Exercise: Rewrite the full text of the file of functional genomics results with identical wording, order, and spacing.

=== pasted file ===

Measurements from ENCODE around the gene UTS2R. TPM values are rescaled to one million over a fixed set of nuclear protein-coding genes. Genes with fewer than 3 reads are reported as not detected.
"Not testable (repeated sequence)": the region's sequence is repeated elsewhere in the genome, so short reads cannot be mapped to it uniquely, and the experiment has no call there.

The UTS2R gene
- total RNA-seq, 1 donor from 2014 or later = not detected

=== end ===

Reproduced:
Measurements from ENCODE around the gene UTS2R. TPM values are rescaled to one million over a fixed set of nuclear protein-coding genes. Genes with fewer than 3 reads are reported as not detected.
"Not testable (repeated sequence)": the region's sequence is repeated elsewhere in the genome, so short reads cannot be mapped to it uniquely, and the experiment has no call there.

The UTS2R gene
- total RNA-seq, 1 donor from 2014 or later = not detected